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How Solar Sails Work


Solar Sail Launch
A four quadrant, 20-meter solar sail system is fully deployed during testing at NASA Glenn Research Center's Plum Brook facility in Sandusky, Ohio.
A four quadrant, 20-meter solar sail system is fully deployed during testing at NASA Glenn Research Center's Plum Brook facility in Sandusky, Ohio.
Photo courtesy NASA

With just sunlight as power, a solar sail would never be launched directly from the ground. A second spacecraft is needed to launch the solar sail, which would then be deployed in space. Another possible way to launch a solar sail would be with microwave or laser beams provided by a satellite or other spacecraft. These energy beams could be directed at the sail to launch it into space and provide a secondary power source during its journey. In one experiment at NASA's Jet Propulsion Laboratory (JPL), sails were driven to liftoff using microwave beams, while laser beams were used to push the sail forward.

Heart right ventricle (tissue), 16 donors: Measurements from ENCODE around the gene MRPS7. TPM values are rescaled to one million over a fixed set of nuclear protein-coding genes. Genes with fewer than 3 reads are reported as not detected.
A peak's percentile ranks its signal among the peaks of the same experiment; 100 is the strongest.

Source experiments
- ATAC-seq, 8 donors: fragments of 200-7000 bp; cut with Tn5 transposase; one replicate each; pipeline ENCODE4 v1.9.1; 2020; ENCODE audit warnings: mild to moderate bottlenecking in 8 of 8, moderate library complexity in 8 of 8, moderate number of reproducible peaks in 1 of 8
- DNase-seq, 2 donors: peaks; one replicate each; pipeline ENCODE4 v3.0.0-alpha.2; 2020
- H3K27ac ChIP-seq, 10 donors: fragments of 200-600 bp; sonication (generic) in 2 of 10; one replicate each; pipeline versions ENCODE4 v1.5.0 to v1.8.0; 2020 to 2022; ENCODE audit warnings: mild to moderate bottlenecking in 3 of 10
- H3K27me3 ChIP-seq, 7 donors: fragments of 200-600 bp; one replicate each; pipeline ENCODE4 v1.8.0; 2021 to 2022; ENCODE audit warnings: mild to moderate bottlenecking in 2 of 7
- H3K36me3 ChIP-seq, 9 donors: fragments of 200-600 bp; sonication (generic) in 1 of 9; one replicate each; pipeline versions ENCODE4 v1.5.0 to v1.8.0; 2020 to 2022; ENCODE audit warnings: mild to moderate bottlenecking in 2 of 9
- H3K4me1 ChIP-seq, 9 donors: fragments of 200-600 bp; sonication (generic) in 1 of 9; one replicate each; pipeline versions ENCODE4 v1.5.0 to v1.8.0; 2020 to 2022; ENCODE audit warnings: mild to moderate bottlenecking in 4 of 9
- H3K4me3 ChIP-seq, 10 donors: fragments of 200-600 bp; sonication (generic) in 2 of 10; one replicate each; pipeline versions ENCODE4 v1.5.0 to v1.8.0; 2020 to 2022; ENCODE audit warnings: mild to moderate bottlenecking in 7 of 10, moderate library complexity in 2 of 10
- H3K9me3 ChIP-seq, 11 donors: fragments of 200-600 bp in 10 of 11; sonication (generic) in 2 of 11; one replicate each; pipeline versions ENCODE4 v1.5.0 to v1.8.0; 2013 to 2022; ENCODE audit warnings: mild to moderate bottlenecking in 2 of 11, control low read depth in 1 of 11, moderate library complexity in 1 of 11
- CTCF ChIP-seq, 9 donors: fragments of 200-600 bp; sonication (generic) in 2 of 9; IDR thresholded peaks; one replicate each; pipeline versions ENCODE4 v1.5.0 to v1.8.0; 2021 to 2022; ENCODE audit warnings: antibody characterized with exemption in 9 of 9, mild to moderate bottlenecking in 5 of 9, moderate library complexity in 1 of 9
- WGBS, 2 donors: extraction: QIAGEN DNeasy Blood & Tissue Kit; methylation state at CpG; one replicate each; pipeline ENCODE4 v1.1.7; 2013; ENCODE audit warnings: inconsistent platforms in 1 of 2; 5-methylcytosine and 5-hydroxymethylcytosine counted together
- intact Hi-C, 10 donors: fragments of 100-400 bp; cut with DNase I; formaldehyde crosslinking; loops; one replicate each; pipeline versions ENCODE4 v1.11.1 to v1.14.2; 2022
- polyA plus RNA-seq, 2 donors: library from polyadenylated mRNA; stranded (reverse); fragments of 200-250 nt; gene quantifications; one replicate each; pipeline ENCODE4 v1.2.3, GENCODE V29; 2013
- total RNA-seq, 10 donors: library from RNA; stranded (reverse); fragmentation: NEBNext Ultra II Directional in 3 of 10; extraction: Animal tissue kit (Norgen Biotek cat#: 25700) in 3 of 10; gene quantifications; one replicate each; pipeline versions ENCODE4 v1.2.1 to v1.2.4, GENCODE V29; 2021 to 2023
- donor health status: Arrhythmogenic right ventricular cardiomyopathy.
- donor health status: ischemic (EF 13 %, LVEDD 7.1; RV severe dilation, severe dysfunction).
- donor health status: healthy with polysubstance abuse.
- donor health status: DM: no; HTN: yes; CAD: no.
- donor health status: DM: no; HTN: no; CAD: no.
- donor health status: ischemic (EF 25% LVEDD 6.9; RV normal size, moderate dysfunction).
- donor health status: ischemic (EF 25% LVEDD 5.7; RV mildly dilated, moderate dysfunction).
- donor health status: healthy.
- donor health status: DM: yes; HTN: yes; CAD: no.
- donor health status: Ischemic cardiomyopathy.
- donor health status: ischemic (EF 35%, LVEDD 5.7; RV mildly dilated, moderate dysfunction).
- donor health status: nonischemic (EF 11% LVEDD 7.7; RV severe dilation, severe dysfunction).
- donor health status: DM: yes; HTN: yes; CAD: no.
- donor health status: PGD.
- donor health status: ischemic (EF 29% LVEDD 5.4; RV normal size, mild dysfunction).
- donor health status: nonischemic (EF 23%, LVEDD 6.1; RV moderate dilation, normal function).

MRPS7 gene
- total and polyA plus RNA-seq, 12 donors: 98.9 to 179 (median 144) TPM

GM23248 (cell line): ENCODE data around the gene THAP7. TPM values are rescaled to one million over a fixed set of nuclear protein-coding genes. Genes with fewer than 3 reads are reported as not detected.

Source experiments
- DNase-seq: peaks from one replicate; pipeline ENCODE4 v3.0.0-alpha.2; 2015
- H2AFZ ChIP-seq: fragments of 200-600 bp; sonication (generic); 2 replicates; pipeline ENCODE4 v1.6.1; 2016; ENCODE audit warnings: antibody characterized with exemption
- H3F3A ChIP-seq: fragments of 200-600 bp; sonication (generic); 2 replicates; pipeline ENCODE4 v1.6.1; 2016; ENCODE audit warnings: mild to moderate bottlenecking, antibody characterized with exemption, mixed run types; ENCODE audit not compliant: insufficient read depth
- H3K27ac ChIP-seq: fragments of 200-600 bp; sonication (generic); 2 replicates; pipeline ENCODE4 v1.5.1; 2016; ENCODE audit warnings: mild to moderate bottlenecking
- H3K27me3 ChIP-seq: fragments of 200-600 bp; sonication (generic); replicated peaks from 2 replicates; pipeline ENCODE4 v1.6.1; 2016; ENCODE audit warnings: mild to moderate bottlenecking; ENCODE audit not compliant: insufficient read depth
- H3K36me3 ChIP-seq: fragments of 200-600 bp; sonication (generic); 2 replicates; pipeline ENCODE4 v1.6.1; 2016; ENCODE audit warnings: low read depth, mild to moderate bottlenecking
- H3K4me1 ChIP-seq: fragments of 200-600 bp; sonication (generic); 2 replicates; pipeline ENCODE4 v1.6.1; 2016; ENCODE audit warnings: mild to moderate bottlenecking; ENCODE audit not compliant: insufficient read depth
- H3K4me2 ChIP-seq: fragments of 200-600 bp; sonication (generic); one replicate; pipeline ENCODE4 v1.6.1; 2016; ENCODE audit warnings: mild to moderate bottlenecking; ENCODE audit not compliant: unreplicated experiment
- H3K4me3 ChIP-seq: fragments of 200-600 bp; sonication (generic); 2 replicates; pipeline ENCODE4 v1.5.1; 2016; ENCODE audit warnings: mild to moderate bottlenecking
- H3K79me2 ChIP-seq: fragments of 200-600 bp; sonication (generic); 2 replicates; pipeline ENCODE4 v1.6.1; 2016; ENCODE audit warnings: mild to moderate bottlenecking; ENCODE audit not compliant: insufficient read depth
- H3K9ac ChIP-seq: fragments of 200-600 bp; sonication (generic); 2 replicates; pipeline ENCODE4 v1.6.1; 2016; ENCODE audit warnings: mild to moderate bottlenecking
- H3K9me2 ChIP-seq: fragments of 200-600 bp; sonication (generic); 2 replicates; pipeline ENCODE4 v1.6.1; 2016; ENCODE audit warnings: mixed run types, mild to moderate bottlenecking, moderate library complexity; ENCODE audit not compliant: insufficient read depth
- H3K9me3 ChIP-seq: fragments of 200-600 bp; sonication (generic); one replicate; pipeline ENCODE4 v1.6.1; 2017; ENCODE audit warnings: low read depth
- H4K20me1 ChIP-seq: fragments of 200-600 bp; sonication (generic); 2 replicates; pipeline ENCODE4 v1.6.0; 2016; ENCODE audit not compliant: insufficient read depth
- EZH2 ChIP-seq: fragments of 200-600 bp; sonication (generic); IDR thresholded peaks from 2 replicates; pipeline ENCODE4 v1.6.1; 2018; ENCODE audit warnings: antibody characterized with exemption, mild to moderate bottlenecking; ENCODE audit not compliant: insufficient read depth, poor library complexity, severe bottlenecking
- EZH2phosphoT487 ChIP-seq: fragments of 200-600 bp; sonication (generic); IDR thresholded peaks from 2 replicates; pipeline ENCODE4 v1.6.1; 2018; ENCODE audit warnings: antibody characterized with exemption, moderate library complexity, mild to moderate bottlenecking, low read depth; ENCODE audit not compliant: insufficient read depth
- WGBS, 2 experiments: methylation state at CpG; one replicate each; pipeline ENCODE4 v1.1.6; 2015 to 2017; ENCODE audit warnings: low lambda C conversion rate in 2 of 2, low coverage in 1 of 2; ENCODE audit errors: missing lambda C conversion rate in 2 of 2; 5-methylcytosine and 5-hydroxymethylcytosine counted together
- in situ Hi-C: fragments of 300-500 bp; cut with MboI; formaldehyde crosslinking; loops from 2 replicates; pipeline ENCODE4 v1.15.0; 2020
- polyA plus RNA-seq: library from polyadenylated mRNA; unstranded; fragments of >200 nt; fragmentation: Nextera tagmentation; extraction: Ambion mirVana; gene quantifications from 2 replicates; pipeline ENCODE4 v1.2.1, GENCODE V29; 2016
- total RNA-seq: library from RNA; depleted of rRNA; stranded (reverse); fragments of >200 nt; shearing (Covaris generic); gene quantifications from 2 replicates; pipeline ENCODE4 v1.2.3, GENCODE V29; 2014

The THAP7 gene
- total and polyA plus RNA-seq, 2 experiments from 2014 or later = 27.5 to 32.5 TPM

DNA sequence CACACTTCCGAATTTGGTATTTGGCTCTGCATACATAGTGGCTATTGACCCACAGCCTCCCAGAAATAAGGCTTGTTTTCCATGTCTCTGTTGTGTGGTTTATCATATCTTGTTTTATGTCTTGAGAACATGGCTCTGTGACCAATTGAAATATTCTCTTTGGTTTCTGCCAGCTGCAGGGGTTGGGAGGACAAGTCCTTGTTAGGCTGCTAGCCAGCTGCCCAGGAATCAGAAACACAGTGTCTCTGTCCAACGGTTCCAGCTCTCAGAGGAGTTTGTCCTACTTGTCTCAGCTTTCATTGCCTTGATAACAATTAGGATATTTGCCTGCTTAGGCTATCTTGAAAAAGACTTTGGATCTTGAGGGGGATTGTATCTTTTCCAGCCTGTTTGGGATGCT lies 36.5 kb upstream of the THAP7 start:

Once launched, the sails are deployed using an inflatable boom system that is triggered by a built-in deployment mechanism.


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